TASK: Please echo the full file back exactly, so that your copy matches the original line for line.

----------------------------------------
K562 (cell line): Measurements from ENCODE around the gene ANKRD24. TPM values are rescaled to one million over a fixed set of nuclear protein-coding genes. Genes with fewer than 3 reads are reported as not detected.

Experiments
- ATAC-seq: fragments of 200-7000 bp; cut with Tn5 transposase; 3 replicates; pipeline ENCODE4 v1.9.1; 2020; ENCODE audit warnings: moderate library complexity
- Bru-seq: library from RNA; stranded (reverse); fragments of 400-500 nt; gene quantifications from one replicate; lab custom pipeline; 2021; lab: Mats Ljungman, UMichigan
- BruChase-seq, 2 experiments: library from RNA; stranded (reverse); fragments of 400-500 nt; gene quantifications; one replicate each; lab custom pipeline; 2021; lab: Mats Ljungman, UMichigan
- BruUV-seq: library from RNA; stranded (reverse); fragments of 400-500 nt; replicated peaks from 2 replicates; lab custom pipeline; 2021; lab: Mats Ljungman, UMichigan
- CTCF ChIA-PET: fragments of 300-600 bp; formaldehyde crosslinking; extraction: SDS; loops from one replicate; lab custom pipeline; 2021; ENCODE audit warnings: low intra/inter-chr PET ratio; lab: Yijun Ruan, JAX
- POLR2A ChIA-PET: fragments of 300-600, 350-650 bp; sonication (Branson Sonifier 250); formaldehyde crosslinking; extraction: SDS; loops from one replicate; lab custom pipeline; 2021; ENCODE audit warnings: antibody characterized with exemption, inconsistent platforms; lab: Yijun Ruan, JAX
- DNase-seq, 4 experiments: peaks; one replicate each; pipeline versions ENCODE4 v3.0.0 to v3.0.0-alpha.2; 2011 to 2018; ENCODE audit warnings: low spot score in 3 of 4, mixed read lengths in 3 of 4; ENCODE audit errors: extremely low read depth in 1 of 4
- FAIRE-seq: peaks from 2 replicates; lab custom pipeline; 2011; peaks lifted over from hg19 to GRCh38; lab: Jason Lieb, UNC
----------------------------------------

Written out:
K562 (cell line): Measurements from ENCODE around the gene ANKRD24. TPM values are rescaled to one million over a fixed set of nuclear protein-coding genes. Genes with fewer than 3 reads are reported as not detected.

Experiments
- ATAC-seq: fragments of 200-7000 bp; cut with Tn5 transposase; 3 replicates; pipeline ENCODE4 v1.9.1; 2020; ENCODE audit warnings: moderate library complexity
- Bru-seq: library from RNA; stranded (reverse); fragments of 400-500 nt; gene quantifications from one replicate; lab custom pipeline; 2021; lab: Mats Ljungman, UMichigan
- BruChase-seq, 2 experiments: library from RNA; stranded (reverse); fragments of 400-500 nt; gene quantifications; one replicate each; lab custom pipeline; 2021; lab: Mats Ljungman, UMichigan
- BruUV-seq: library from RNA; stranded (reverse); fragments of 400-500 nt; replicated peaks from 2 replicates; lab custom pipeline; 2021; lab: Mats Ljungman, UMichigan
- CTCF ChIA-PET: fragments of 300-600 bp; formaldehyde crosslinking; extraction: SDS; loops from one replicate; lab custom pipeline; 2021; ENCODE audit warnings: low intra/inter-chr PET ratio; lab: Yijun Ruan, JAX
- POLR2A ChIA-PET: fragments of 300-600, 350-650 bp; sonication (Branson Sonifier 250); formaldehyde crosslinking; extraction: SDS; loops from one replicate; lab custom pipeline; 2021; ENCODE audit warnings: antibody characterized with exemption, inconsistent platforms; lab: Yijun Ruan, JAX
- DNase-seq, 4 experiments: peaks; one replicate each; pipeline versions ENCODE4 v3.0.0 to v3.0.0-alpha.2; 2011 to 2018; ENCODE audit warnings: low spot score in 3 of 4, mixed read lengths in 3 of 4; ENCODE audit errors: extremely low read depth in 1 of 4
- FAIRE-seq: peaks from 2 replicates; lab custom pipeline; 2011; peaks lifted over from hg19 to GRCh38; lab: Jason Lieb, UNC